The University Singers’ interterm concert tour always leaves its listeners thinking. In her essay the Rev. Nancy Brink, director of church relations, reflects on the sweet comfort of one song in particular.
DULCET, adjective, (especially of sound) sweet, soothing.
Dulcet. It is not a word you hear every day. But in the finale number of the Chapman University Singers 2016 tour, the phrase “dulcet melody” is in the chorus. “I’ll sing for you, I’ll play for you a dulcet melody.” There is no better description of the University Singers on their 2016 tour to Northern California.
Though I make a passable church choir alto, I am not along to lend my voice. I arrange for churches to host choir concerts and help with the Admissions promotion at high school visits. Beyond that, I am there to chat up the students, provide logistical support and friendship to Dr. Stephen Coker, and keep everyone laughing. The choir even talked Dr. Coker and me into an afternoon game of laser tag—a first for both of us. One of us was terrible, but I will never tell!
On my last day with the choir, a few students asked me what my favorite number was, since I had heard the repertoire a number of times. I found it hard to say. In every concert, a different piece called to me.
But every morning on tour I woke up hearing one particular piece in my head. It is the old American folk hymn, How Can I Keep from Singing.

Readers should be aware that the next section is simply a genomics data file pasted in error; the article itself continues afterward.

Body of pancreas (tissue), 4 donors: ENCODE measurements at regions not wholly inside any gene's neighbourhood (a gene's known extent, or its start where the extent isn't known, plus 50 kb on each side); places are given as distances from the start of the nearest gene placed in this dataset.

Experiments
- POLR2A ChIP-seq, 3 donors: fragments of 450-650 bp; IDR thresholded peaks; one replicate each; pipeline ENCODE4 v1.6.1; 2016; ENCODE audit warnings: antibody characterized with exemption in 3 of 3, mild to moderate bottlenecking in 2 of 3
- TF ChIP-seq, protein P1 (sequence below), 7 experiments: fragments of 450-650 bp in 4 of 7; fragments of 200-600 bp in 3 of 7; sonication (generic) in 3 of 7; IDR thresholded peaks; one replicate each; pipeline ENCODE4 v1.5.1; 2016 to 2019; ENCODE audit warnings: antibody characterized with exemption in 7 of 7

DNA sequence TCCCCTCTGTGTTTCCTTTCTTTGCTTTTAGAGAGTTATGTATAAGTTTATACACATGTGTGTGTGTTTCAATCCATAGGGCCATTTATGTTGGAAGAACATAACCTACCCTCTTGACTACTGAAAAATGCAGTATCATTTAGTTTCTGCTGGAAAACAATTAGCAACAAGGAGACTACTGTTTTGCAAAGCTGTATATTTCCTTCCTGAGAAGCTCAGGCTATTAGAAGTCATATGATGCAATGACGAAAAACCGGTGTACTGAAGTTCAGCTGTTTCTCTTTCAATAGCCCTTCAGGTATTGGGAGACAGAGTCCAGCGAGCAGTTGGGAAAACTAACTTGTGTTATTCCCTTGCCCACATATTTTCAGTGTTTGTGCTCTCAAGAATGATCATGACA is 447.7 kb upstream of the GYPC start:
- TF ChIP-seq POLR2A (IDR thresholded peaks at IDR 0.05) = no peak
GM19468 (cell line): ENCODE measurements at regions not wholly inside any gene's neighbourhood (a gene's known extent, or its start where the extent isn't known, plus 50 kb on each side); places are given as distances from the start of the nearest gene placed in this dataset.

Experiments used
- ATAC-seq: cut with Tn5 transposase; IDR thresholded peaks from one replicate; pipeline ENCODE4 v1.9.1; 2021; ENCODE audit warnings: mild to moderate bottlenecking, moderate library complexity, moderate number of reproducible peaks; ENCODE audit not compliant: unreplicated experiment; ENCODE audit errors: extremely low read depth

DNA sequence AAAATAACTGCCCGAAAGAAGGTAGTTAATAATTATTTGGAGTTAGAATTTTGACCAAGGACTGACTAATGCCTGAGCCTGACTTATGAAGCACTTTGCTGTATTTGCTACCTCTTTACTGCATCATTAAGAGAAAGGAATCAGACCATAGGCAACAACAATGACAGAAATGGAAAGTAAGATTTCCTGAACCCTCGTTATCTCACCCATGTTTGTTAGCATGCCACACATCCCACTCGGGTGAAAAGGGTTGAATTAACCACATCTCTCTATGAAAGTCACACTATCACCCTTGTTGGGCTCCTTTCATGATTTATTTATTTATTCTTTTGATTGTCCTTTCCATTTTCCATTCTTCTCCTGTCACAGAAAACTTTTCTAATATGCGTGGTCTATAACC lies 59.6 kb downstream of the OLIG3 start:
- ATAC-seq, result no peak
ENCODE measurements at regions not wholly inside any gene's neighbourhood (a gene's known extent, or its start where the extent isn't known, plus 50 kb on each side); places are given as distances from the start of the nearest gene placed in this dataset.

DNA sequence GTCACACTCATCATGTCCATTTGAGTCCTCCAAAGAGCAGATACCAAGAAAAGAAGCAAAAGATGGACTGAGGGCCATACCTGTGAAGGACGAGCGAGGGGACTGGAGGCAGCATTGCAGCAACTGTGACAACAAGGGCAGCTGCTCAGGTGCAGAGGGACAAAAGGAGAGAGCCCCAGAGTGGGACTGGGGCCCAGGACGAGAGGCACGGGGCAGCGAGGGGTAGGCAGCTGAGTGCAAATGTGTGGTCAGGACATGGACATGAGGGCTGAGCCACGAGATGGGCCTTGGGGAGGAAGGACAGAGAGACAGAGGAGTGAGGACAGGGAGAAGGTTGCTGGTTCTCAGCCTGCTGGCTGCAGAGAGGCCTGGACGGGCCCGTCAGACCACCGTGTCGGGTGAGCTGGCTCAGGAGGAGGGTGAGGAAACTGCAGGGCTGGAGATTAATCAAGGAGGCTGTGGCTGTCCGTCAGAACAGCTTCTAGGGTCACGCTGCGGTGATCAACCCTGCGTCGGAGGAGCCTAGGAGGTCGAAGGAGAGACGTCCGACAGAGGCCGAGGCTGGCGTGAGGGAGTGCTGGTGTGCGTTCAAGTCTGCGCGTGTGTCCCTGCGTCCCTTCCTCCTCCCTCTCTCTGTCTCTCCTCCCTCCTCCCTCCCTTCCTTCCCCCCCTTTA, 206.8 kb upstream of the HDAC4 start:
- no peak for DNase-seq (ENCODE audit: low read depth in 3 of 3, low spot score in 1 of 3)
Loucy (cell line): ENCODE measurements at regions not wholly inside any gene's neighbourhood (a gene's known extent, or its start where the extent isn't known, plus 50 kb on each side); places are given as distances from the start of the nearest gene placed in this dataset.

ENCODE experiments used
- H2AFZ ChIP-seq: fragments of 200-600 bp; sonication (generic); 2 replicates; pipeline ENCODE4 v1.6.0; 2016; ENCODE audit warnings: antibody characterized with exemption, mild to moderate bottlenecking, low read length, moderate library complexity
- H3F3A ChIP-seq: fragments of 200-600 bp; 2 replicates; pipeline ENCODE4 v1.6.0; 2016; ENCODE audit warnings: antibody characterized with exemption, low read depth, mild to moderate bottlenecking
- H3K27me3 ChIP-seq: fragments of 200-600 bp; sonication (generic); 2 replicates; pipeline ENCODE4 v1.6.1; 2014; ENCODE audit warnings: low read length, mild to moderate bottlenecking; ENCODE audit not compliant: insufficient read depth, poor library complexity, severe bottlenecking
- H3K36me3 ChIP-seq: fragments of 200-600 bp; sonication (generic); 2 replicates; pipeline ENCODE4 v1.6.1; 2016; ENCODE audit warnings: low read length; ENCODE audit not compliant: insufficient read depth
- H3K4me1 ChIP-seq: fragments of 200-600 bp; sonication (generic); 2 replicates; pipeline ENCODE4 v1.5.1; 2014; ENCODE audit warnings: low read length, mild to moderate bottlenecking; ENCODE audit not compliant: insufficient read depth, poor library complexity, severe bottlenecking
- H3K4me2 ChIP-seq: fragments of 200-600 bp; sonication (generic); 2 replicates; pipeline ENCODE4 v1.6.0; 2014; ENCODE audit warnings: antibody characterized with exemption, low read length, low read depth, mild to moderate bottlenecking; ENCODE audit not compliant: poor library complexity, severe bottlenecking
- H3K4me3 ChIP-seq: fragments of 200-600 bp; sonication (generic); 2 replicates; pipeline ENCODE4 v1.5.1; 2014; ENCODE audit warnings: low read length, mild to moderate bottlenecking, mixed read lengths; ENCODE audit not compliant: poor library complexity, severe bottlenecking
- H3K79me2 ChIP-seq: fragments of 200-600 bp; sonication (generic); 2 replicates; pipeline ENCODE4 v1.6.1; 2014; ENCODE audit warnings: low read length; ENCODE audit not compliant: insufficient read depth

My life flows on in endless song, above earth’s lamentation.
I hear the real, though far-off hymn that hails a new creation.
Through all the tumult and the strife, I hear that music ringing;
It sounds an echo in my soul: how can I keep from singing.
Between the verses, there is a quiet, repeated phrase: “My life flows on in endless song….” It sounds like a gentle brook, capturing the water imagery beautifully.
In my hymnal version of this song, the verses praise Jesus. But the arranger, Ronald Staheli, has wisely rewritten parts to make it more spiritually inclusive.
I lift my eyes, the cloud grows thin. I see the blue above it.
And day by day this pathway smooths since first I learned to love it.
The peace from love makes fresh my heart, a song of hope is springing.
All things are mine since truth I’ve found: how can I keep from singing.
I look at their fresh young faces as they sing “no storm can shake my inmost calm while to that rock I’m clinging.” They are from a variety of spiritual traditions, including none, and I find myself praying for them. I am not praying for their salvation, but that the words of this anthem might go deep in their hearts. I know it will be invaluable in the decades ahead: in job interviews, in doctor’s offices, in courtrooms, at gravesides. In whatever struggle or trial ahead, I hope that the words never leave them. I hope that they will still be able to sing their part and hear the power of the other voices around them reminding them that they are not alone.
I know that I will continue to hear its truth as I move forward. And I pray to remember– with them–that my life flows on in endless song.
Save the date for the University Singers’ Post-Tour Concert on Friday, Feb. 5, at the Fish Interfaith Center. Tickets are $15 and available by calling 714-997-6624 or online.